How To Test New Products Safely and Effectively

The holidays are approaching quickly and there’s a good chance you’ll receive some new beauty products. If your family and friends have been good they’ve been attentively listening to what you’ve been hoping for. There’s nothing better than getting to try out something new that could possibly be the miracle product you’ve been searching for. However, when you test out all your new goodies all at once and a mystery rash shows up a few days later you don’t know where to point to. Take these few tips along with you into the new year and any time you try something new to pinpoint what’s giving you trouble.

 

  1. Do a test patch. A reaction on half your face or part of your face isn’t good, but that reaction on your entire face and décolléte is even worse. A test patch is a way to put your toe in the water before going all the way in. I suggest doing the test patch where you intend on using the product. For example testing a face serum on your wrist isn’t going to give you the best results. Your face handles things a lot different than the rest of your body. Especially when we are talking about products that are supposed to have a dramatic effect in a short amount of time, like an acne treatment. If you’re concerned about having a serious allergic reaction a test patch on another part of your body will most likely rule that out, but that’s about it. For the most accuracy it’s good to put it to work where it needs to.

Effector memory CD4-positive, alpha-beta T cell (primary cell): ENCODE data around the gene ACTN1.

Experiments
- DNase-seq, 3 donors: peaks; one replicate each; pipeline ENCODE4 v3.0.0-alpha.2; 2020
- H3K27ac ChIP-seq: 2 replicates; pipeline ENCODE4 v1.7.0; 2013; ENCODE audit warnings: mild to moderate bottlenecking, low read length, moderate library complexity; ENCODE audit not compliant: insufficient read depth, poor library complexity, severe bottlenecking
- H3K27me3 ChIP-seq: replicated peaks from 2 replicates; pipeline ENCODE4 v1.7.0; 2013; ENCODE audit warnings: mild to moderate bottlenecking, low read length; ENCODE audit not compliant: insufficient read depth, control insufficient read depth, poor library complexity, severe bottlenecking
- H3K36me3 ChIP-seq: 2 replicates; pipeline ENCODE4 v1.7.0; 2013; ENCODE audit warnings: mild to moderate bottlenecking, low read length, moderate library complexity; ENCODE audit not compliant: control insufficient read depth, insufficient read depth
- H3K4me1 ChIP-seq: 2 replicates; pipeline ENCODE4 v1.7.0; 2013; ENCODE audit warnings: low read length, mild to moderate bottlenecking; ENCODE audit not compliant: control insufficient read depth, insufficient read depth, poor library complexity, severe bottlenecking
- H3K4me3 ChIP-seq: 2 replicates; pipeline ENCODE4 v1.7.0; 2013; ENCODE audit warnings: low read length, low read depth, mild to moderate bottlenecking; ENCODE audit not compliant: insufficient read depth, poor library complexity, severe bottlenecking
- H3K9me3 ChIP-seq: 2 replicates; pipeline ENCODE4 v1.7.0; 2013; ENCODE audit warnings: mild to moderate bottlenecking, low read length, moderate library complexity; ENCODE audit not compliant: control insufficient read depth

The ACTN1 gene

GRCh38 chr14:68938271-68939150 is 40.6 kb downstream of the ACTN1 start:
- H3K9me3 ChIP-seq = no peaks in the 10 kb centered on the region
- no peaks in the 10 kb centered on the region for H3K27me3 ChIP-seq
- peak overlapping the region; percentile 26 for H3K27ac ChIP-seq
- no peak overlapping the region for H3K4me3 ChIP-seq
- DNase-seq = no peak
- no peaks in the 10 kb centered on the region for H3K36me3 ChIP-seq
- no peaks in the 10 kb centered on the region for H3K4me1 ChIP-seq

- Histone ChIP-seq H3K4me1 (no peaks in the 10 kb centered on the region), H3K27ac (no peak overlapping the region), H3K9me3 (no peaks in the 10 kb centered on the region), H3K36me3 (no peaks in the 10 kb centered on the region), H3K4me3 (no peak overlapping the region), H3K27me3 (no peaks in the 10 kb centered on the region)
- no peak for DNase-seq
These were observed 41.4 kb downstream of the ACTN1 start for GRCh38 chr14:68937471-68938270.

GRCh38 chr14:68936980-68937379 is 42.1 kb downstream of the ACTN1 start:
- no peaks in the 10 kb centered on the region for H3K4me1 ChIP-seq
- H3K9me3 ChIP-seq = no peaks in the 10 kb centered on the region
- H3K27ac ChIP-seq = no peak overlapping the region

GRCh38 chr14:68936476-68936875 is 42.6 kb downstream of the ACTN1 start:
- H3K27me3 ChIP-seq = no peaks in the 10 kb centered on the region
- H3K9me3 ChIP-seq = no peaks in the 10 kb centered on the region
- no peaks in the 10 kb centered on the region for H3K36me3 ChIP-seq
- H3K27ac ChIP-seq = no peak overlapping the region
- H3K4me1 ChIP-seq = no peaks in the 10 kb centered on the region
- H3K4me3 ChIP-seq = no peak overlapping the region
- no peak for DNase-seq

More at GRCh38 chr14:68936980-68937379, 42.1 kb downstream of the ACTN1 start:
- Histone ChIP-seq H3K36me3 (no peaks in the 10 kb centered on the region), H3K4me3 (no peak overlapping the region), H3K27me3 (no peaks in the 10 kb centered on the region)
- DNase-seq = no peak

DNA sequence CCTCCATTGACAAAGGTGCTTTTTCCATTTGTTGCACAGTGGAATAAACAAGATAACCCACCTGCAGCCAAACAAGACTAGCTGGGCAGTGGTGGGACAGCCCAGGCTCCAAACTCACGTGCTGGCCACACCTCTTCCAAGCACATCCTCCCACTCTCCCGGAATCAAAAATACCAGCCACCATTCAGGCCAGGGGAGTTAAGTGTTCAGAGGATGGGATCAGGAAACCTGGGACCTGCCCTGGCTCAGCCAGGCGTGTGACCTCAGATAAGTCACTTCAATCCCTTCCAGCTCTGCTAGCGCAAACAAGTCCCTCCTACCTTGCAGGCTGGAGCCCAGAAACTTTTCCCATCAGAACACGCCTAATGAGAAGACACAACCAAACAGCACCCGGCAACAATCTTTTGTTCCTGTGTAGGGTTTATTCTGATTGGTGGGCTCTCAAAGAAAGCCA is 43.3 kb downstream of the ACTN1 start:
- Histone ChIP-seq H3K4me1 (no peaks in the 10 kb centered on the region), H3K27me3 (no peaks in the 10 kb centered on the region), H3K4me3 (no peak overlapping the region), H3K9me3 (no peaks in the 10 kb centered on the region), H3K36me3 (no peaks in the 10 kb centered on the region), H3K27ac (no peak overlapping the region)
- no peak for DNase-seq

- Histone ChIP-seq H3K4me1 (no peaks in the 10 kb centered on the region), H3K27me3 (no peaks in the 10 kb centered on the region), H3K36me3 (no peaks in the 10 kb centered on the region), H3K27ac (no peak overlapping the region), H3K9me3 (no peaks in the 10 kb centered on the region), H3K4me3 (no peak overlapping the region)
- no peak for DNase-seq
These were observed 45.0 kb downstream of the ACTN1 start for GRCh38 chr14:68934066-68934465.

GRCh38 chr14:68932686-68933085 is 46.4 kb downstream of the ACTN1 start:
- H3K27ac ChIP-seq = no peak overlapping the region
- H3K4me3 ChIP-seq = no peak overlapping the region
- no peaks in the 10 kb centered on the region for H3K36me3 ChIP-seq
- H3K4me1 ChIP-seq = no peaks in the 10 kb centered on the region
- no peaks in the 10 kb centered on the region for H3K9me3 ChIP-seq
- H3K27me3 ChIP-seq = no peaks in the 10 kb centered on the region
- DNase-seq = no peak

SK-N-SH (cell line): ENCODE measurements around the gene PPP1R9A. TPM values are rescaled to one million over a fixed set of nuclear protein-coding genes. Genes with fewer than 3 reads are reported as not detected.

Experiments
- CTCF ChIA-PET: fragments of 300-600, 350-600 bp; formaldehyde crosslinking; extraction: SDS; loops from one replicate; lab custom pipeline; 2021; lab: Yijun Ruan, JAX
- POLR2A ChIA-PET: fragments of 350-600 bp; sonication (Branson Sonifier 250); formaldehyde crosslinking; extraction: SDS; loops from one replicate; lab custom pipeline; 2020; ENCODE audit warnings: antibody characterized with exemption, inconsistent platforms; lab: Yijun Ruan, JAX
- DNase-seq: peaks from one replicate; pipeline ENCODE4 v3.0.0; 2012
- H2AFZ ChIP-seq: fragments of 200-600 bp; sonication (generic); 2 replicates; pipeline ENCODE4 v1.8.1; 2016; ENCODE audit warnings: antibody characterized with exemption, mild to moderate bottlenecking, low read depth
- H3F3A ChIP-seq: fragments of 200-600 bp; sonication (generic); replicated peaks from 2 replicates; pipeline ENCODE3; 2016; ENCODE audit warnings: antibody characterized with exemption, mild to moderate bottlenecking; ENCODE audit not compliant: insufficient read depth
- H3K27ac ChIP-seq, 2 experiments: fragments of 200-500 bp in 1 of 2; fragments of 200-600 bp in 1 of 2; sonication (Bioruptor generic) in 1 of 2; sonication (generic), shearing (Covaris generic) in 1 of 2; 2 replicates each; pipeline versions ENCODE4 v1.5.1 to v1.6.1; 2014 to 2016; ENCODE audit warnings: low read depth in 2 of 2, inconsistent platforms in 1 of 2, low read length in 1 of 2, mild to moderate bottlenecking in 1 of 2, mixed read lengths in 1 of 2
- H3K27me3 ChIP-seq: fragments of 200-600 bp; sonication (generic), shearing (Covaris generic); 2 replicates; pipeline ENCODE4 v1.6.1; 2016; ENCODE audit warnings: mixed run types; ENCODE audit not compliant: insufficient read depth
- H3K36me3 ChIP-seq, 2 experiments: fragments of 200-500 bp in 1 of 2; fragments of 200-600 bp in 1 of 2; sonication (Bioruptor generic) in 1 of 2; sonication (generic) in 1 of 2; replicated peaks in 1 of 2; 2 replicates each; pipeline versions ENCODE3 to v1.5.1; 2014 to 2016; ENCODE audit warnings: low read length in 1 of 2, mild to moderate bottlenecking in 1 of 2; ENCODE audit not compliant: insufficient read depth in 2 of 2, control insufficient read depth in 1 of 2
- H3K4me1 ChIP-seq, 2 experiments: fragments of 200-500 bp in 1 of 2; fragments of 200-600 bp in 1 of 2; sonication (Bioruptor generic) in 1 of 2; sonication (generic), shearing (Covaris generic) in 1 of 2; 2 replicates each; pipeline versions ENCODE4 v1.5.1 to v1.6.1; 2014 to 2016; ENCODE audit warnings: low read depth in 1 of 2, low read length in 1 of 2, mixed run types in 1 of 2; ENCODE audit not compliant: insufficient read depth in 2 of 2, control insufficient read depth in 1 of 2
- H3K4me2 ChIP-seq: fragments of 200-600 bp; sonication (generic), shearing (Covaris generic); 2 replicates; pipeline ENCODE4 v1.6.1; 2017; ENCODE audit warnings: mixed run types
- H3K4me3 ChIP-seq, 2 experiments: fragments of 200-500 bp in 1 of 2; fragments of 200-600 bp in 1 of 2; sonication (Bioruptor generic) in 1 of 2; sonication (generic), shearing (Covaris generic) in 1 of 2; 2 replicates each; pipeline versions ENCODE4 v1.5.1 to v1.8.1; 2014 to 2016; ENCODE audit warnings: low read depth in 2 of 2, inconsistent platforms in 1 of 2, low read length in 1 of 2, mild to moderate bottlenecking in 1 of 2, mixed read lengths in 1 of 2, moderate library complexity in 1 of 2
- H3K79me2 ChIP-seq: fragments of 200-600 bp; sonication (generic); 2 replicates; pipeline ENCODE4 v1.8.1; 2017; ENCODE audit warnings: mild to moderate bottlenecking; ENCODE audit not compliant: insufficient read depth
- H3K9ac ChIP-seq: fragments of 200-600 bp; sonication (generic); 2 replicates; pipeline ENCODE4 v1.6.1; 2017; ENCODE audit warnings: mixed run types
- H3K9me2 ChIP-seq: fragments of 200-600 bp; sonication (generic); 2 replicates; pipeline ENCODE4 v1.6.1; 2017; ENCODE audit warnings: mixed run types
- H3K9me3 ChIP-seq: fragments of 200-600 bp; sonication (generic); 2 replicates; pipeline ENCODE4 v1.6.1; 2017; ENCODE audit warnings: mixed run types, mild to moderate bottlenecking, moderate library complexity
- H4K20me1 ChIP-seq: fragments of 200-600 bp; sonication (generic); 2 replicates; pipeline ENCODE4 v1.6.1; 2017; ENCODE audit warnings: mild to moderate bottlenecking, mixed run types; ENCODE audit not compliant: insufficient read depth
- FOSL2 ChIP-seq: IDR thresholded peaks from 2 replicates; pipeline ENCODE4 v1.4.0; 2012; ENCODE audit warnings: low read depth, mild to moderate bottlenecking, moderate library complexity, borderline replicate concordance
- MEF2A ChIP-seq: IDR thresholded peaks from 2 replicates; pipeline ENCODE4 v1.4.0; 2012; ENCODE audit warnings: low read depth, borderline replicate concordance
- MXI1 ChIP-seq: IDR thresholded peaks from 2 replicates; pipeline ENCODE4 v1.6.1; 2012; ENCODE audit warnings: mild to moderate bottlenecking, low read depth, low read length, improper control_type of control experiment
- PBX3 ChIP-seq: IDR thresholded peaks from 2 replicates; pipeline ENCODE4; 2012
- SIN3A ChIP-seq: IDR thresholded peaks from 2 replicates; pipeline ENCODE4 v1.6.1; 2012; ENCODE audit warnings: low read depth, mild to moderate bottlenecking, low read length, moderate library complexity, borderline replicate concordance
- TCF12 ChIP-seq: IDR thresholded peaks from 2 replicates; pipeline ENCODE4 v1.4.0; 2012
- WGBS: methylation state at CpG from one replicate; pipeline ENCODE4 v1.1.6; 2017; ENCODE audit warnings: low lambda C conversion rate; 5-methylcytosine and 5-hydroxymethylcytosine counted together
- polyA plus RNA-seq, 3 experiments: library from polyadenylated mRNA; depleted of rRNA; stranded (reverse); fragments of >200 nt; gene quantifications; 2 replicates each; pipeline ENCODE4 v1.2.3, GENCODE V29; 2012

2. One at a time. If you want to test an eyeshadow, lipstick and brow pencil out all on the same day that’s more than fine, but if you’re testing that all goes in the same place it may make things harder. For example if you test an eyeliner and mascara on the same day and something is irritating you it’s going to be difficult to figure out which is the culprit.
  3. Do not layer. This piggybacks off of the the previous thought, but is important enough to mention on its own. How can you tell which new product is  If you use a liquid foundation and primer use them both separately in the beginning for the purpose of testing them out. Try the primer out with an old foundation that you know doesn’t bother you and vice versa.
  4. At least skim the ingredients. It’s a pain, yes, but it’s always good to get an idea of what’s in the product you’ll be wearing. You know what works for you and what ingredients to watch out for. A product’s hype or popularity won’t negate the aggravating ingredients.

Happy Holidays and Happy Testing!

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